We were looking at some bones that were obviously animal, but then when we spotted one that looked really human – an ulna (lower arm). Then we started seeing loads of ribs, (which again could be animal). We found vertebrae, a couple small bones that were very obviously hand/fingers. Then a (couple?) skull fragment(s).
That sealed the deal. A lifetime of finding animal bones (and the proximity to the animal bones on the hill) had created so much doubt that these were human. So we put some pictures online which you can see here if you would like to ask a different website that identifies strange things. They confirmed they were human. This means that the cemetery is essentially leaking but no one seems to care.
We’re certainly curious – how long ago had they been buried? Our city goes back to prehistoric days/Romans/Moors/Christians. It could’ve been anyone.
Reading some tips online makes it seem that in really old cities they sometimes don’t care (it’s a losing battle with medieval cities to keep all the bones underground). So as strange as it is, we’re letting it go.
Visas and Staying Legally
In the post about getting shouted at – we said we were applying for a prorroga to stay over the summer legally. We got certified mail from Mallorca billing us for it. Paid it and a few days ago we got a very, very long letter saying we’re good to go!
We just need to get a background check from the “local Justice Department.” We can get this from either Jaen or Granada (vague, I know). So we’ll be going to Jaen (nooooo!!!!!!) to try. It’s either go to Jaen or go to Granada, and as much as we hate Jaen it would be faster than 3+ hours to Granada.
Moving to Mallorca
Since Mallorca is an island, the easiest way to get there is to fly. But we weren’t sure where we should fly from. Madrid, Malaga, and Granada all offer flights to Mallorca.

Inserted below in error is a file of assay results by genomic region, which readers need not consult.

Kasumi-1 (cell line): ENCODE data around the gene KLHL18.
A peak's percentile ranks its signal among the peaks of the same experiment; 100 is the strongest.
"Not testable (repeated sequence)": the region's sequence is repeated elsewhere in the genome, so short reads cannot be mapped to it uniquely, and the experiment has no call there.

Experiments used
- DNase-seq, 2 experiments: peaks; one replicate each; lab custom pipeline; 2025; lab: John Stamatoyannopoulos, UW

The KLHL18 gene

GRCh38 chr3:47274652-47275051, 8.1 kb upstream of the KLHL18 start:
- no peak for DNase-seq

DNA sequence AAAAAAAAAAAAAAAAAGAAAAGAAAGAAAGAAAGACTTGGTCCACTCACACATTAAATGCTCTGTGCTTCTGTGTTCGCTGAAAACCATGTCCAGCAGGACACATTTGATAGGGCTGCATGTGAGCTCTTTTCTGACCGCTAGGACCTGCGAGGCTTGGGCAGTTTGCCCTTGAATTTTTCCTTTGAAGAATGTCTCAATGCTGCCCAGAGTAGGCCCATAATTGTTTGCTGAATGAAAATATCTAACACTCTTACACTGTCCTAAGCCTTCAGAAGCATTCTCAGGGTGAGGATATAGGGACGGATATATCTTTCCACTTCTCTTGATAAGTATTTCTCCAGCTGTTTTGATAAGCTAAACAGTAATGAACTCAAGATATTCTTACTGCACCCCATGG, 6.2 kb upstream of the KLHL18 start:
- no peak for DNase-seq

- Granada is the closest airport to us. But it’s a tiny airport. Bus tickets would cost €23 while the flight would cost €150. (€173)
- Malaga is the best, biggest airport in our area. It has more flight options but bus tickets would cost €45 and the flight would be €175. (€220)
- Madrid is 5+ hours away. A train ticket there would cost €70 but flights would cost €73. (€143)
Madrid, stupidly, would be the cheapest by 30 Euros. But we’re just not in the mood to navigate a huge airport like Madrid. Granada is a teeny tiny little airport and the next cheapest so we picked Granada.
In mid-September we’ll be leaving our home in Martos, go to Jaen (probably flip it off on our way out), take a bus to Granada and arrive in Mallorca at around 2pm. This will be the easiest and fastest move we’ve ever done. Even easier than any move to college. Unless, of course, Jaen gets it’s final revenge and all the buses catch fire spontaneously or something, there are no guarantees with that city.
We’ve taken at least three cool hikes this summer, but they aren’t exactly deserving of their own posts. So sometime really soon we’ll post those for you guys!